Fire extinction

 


Dimensioning of an hydraulic system

for water bombing from an aircraft


 

Fire extinction

 

Firefighting often involves using air fleet when forest fire is ultra-powerful. Thermal imaging is an innovative technology which can be used to determine the burned-out zones. In that way the pilot is able to determine the moment and the conditions to drop water, and its quantity.

To be efficient, firefighting also requires accurate knowledge of the temperature on soil, in order to drop water necessary to extinguish fire.

 

Power of fire

Forest fire intensity (power in kilowatt  per meter : kW/m) is calculated by the Byram's formula (1959) :

$P = H w R$

  • $w$ : the weight of fuel (burned biomass (leaves, needles, twigs...)) consumed per unit area (kg/m2)
  • $H$ : the fuel low heat combustion : 18700 kJ/kg
  • $R$ : the fire spread rate (m/s)

Considering a scrubland fire that can burn 1 $kg/m^2$  of fuel and with velocity spread of 0.5 m/s (1.8 km/h), its intensity is 9 350 kW/m. As a result, 100 m of this fire emits the same power than a nuclear power plant (about 1 gigawatt).

We can notice that a bulb emits 100 W and a heating more than 1 kW.

When the biomass is homogen, fire spread rate is an efficient indicator to predict the behaviour of fire and its dangerousness. But power of fire remains the best way to evaluate the threat.

Up to 2000 kW/m it is possible for gound-based firefighters to bring under control a forest fire. Beyond we need additional help from trackers. If power of fire exceeds 10000 kW/m it is impossible to put out.

 

Quantity of water and watering methods

Using water to extinguish fire requires efficient rules. For that, let us consider :

  • fire spread rate : $R=0.15  m/s  (540  m/h)$
  • weight of biomass burned : $w=0.7  kg/m^2$
  • power of fire : $P=18700wR=2000  kW/m$
  • time of combustion of thin elements : $T=30  s$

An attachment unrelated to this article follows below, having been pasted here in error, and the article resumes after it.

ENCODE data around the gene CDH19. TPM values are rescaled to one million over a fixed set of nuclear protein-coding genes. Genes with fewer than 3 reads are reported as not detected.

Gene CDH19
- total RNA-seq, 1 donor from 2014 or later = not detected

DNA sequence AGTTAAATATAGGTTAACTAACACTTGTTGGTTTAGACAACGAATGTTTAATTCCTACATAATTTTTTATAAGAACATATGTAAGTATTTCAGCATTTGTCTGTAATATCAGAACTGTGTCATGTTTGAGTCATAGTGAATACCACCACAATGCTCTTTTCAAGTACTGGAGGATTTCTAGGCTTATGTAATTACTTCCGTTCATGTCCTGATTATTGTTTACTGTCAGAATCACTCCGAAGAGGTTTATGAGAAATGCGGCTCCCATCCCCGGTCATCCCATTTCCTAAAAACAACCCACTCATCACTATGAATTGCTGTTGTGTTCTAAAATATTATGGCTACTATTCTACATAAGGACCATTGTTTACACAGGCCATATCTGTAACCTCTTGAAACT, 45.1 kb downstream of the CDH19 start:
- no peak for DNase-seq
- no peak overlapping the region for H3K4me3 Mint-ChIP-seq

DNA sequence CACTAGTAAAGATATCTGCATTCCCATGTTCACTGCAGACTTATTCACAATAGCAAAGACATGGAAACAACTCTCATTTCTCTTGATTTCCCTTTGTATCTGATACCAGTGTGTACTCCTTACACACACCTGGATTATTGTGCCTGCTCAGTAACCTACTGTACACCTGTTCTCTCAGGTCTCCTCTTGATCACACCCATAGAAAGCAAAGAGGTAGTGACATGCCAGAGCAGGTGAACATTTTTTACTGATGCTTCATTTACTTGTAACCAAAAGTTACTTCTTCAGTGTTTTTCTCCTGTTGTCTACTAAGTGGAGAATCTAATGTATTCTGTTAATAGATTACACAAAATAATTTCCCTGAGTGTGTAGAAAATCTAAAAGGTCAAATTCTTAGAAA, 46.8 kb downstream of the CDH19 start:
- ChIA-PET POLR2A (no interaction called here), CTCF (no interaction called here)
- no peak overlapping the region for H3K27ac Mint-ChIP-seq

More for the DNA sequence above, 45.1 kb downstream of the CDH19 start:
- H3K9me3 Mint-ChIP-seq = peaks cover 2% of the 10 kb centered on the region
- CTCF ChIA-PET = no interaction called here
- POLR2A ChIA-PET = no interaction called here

• depth of the flame front : $L=RT=4.50  m$
  • quantity of heat required to evaporate 1 liter of water initially at 40 °C : $q=2500  kJ$

Evaporation of water is used to stop progress of fire. It absorbs fire energy, so prevent energy tranfer by conduction (in the litter), convection (temperature in humid spray is only about 100°C) or radiation, depending on the situation. This is the result of water spill in T seconds (in liter per meter of fire front), time necessary for the fire to burn the whole biomass.

Firemen are fighting against forest fire by spilling water in jet on burning vegetation (the "red") or on green biomass with fine rain. In practice burned zones are watered at 1.50 m depth (namely a third of L) and non-burned zones on 5 to 6 meters ahead flames.

Some liters of water probably evaporate before they reach the fire, and some seep into the soil, so total amount needed to extinguish the fire can be twice as much as the one calculated. Watering is made continually during the combustion time of fine vegetation (leaves, needles, twigs) and lasts about 30 minutes.

 

Let us assume that a fire front has a power of 2000 kW/m. The goal is to stop propagation of a fire and to narrow it till it extinguishes.

In theory watering absorbs one third of fire power of fire, which implies concerning the "red" 8 liters per meter of fire front for watering in T=30 s. Given that 1 to 2 liters of water evaporate before reaching the fire, total amount of water to use is then 10 liters. The watering in jet enable to blow flames and reduce losses of water.

To prevent burning of green zones firemen water with fine rain. It let absorb heat produced by thermal radiation by evaporation of water. This prevents vegetation to warm up and to catch fire. The quantity of water to be dropped on these 5 meters depth of “green” is 0.048 liter water per second and per meter of fire front. Once fire front is stopped, its depth and its power progressively decrease till they become null. So it is necessary to use about 0.75 liter water in 30 seconds to prevent “green” from catching fire. Effect of air and burning gases which activate evaporation of water and seeping in soil are taken into account by doubling or tripling theoretical quantity calculated. It gives 1.5 to 2.5 liter of water.

 

In the end this method requires a dozen liter of water per meter of fire front, 9 to 10 liter in jet in the "red" and 2 liter in fine rain in the "green".

For the "green" zone we water with fine rain to cover the vegetation, using foaming or wetting agent if possible. Compared to watering in "red", the one in "green" is much more economical in terms of water on low power fire. But this advantage is reduced when dealing with a fire storm. Indeed emitted radiation increases with square root of power P and depth of watering with P. As a result quantity of water changes as P to the power 1.5 : when P doubles quantity of water almost triples. Besides when forest fires are severe surface areas are huge because depth of green zone to wet becomes very large.

Source : "Pourquoi les incendies de forêt sont-ils si meurtriers ?" - R.B. Chevrou

 


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